# A General natural boundary condition?

#### maistral

Summary
A little clarification with regard to the natural boundary condition.
Hi, I'd like to be clarified regarding the general natural/Neumann boundary condition for a PDE.

1. The natural boundary condition is generally defined as:
(1)
and can be expressed as, according to this resource:
(2)

But apparently, according to this resource (posted by Dr. Fan):
(3)

Which is which? Is it supposed to be positive, or negative? When should it be positive or negative?

2. If I apply the derivative boundary condition, on say, the bottom of a square plate, I can state:
(4)
or for simplicity,
(5)

Obviously, comparing it with (2), ny is equal to 0. Why is this so? Why is ny = 0?

Thanks!

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#### Orodruin

Staff Emeritus
Homework Helper
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1. The minus sign is an obvious typo.
2. $\vec n$ is the normal vector. The normal vector's y-component on a coordinate surface of $y$ is zero.

#### maistral

Hi! Thanks for replying. Thank you very much, it did clarify a lot of things. I still have two remaining problems, however.

1. Where is the vector n exactly pointed to? Is it going towards the region, or is it going away from the region?

2. I am assuming that the complete form of the Neumann condition is used for irregular boundaries (ie. curved ones, so on and forth). As stated by the first resource, nx = cos θ, and ny = sin θ.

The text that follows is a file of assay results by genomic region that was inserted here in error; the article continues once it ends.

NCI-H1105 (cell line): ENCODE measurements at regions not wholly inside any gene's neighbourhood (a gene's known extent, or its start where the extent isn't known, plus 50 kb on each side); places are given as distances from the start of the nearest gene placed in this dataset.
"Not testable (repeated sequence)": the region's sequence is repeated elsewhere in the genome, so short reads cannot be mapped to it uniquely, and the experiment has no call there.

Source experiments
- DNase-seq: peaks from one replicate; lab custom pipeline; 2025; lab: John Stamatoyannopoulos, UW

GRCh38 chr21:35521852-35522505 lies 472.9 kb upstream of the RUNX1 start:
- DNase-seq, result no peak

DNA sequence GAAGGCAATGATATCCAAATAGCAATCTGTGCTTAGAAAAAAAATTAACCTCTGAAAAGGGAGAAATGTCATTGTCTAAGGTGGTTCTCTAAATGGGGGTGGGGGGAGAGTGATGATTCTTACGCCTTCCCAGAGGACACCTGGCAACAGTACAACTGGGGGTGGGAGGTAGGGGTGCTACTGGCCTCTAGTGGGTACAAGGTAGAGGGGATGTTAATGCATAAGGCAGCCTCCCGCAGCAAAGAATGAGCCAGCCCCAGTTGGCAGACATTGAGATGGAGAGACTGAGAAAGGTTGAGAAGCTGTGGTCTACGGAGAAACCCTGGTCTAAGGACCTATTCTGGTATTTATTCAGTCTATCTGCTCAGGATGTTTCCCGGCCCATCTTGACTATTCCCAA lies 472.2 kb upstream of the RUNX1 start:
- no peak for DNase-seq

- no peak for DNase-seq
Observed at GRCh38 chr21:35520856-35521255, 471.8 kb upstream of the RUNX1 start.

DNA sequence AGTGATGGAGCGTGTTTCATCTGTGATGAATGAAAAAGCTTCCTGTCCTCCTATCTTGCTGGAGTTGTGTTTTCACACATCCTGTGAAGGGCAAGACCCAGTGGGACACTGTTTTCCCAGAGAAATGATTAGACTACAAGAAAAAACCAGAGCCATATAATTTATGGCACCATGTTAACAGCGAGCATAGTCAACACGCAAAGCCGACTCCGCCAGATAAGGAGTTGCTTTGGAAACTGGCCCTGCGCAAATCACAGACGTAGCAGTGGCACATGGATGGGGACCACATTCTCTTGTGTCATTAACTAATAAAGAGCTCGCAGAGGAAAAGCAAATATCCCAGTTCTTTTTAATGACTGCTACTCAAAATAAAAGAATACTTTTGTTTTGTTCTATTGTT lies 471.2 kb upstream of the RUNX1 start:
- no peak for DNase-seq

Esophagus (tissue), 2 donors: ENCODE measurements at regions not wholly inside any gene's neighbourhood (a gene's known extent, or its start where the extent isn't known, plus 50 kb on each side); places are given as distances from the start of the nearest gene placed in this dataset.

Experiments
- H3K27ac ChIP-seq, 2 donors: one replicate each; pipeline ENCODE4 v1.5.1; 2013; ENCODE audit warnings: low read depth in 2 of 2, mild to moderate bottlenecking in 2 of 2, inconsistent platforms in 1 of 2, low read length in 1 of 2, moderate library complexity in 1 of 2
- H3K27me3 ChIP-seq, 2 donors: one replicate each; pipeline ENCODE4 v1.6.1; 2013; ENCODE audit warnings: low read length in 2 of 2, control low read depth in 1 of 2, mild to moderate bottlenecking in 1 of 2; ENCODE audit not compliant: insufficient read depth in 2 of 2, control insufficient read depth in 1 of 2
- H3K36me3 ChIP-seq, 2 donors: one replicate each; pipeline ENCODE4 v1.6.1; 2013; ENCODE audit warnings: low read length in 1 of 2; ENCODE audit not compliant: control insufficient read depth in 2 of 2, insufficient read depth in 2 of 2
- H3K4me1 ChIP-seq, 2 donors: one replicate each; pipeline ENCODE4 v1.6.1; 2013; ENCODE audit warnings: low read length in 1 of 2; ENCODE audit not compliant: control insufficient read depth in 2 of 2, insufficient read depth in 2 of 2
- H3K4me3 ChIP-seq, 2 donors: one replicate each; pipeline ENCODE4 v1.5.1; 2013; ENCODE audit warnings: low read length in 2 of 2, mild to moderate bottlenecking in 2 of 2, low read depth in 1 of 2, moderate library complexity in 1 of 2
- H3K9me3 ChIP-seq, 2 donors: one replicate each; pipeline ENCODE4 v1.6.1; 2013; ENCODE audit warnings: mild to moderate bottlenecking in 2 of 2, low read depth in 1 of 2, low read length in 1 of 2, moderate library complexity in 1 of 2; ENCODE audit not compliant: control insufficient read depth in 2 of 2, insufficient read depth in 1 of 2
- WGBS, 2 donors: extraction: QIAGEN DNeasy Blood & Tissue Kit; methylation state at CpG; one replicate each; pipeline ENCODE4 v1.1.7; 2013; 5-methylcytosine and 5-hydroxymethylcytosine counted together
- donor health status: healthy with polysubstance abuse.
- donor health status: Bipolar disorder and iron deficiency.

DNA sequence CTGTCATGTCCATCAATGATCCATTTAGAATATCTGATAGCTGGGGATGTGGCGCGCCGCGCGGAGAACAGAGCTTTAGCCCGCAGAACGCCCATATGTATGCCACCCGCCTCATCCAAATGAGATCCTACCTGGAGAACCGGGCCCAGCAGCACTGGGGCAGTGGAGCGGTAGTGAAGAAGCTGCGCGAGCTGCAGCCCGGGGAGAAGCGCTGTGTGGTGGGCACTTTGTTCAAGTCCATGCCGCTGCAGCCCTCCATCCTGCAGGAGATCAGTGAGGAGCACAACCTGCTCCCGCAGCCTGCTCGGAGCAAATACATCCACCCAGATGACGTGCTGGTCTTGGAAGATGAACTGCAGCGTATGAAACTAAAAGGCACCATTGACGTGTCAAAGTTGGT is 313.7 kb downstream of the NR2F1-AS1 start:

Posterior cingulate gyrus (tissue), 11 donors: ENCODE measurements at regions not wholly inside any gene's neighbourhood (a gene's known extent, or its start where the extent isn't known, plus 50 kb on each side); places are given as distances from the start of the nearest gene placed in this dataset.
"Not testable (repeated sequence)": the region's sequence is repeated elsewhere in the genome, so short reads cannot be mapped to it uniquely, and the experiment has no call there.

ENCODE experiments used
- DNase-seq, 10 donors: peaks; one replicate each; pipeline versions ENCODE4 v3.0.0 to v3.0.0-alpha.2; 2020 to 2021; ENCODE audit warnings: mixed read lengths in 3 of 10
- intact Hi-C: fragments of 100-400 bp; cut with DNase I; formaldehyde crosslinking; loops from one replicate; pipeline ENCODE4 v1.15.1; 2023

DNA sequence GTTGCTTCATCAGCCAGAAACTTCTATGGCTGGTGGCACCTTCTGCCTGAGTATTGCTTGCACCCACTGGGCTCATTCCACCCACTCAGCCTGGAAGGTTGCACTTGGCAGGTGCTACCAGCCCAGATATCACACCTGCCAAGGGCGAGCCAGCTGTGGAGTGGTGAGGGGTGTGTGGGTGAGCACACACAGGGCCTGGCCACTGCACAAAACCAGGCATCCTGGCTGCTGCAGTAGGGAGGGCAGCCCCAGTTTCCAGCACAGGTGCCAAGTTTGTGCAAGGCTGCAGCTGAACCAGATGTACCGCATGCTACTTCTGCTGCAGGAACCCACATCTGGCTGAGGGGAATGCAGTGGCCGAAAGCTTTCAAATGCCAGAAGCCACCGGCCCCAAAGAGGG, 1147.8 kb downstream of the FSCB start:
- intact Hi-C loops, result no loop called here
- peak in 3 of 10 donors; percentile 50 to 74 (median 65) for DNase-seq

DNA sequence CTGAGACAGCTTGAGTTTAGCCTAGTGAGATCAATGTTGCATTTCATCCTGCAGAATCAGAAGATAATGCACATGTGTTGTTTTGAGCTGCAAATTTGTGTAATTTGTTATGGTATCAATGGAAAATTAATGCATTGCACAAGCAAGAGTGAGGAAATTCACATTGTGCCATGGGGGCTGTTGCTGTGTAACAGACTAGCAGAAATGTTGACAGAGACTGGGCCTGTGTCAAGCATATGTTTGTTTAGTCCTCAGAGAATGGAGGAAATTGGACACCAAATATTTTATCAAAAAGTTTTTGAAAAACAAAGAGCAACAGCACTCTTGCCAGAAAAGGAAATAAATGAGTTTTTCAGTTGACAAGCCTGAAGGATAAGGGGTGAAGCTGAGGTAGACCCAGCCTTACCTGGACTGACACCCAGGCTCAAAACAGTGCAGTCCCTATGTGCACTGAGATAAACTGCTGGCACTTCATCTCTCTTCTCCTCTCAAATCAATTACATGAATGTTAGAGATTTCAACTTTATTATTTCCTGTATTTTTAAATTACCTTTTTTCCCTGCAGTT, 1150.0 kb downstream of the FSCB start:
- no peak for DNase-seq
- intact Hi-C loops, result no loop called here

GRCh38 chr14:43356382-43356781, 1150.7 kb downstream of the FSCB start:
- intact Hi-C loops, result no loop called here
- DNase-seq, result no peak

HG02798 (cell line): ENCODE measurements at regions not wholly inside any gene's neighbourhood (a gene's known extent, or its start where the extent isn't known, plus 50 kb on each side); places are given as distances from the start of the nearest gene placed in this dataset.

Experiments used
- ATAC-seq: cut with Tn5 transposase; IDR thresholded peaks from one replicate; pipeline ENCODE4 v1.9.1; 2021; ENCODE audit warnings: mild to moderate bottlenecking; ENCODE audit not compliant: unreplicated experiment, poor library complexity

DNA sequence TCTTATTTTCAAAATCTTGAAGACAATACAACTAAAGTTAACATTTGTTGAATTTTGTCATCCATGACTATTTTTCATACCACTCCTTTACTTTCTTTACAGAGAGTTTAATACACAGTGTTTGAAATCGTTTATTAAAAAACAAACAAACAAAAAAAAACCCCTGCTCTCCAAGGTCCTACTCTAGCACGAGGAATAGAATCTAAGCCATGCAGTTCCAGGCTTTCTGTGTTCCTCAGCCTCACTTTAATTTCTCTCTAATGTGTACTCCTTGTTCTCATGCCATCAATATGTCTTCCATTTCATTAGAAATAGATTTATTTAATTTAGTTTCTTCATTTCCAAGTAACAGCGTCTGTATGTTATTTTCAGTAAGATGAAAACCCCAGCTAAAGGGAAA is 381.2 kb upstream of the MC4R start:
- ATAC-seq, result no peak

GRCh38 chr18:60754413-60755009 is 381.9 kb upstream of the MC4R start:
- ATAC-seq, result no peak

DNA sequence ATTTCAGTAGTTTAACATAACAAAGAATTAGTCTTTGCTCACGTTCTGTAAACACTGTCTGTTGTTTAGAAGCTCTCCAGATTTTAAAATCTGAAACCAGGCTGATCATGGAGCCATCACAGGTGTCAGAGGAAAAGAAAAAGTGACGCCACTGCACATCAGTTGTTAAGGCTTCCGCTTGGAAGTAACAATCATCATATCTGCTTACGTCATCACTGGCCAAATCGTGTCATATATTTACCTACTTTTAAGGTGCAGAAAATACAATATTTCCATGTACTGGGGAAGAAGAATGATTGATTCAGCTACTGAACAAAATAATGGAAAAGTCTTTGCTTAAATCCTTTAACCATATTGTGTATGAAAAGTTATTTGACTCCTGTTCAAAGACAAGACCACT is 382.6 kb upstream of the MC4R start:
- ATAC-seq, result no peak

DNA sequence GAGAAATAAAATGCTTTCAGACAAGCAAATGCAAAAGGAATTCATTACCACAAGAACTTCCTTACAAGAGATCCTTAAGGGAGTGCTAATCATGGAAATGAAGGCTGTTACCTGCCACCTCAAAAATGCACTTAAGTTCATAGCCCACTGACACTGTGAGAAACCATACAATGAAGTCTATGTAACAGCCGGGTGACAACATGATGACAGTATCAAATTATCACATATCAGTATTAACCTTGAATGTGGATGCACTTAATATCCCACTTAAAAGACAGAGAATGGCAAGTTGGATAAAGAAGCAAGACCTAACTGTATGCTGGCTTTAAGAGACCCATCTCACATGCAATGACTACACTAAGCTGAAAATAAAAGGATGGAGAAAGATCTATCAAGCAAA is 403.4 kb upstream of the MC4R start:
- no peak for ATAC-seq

If I use finite element analysis, I can just take the normal vector perpendicular to the edge of the element which is definitely a no-brainer as it's a straight line.

My problem begins to appear if I begin using finite differences. How do I exactly implement this kind of boundary condition on nodes? I'm confused - nodes are, well, nodes; just a point. I'm under the impression that I can get the angle required for calculating nx and ny by taking the tangent of the irregular boundary curve at the node, then I draw the perpendicular line needed to calculate the angle. Is this even correct?

"General natural boundary condition?"

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